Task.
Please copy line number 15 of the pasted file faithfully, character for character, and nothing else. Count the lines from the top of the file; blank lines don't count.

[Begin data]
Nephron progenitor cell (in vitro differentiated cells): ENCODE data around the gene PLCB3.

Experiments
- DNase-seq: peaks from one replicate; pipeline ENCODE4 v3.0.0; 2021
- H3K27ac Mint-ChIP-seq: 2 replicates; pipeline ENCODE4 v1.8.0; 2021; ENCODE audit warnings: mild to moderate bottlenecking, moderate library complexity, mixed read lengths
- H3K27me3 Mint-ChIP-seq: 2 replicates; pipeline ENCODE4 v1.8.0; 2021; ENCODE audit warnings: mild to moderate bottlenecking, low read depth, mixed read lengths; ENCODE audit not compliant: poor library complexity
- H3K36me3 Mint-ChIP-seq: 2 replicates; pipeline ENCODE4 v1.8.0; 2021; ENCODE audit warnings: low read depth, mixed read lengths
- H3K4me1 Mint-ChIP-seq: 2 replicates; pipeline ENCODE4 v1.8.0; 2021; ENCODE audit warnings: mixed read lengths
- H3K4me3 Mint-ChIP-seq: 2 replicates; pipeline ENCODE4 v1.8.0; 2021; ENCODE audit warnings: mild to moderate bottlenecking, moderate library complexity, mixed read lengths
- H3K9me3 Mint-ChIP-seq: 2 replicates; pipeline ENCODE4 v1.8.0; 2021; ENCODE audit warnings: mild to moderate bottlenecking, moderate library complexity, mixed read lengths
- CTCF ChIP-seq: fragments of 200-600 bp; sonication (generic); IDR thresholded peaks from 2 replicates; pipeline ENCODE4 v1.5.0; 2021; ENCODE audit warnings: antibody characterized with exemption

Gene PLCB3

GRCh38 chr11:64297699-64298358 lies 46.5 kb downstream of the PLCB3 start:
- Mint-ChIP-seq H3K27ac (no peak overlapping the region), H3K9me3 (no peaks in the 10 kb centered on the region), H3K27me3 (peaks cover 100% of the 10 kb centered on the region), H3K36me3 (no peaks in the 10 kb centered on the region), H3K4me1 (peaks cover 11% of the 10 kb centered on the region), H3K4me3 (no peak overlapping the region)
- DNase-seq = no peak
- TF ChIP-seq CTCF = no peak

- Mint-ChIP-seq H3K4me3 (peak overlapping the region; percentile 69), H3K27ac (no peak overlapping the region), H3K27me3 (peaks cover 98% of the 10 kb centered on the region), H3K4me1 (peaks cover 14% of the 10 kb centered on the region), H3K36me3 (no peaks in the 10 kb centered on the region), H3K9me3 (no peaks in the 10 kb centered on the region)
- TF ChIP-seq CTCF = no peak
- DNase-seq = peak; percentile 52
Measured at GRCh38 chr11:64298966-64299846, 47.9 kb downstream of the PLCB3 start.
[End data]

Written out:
- TF ChIP-seq CTCF = no peak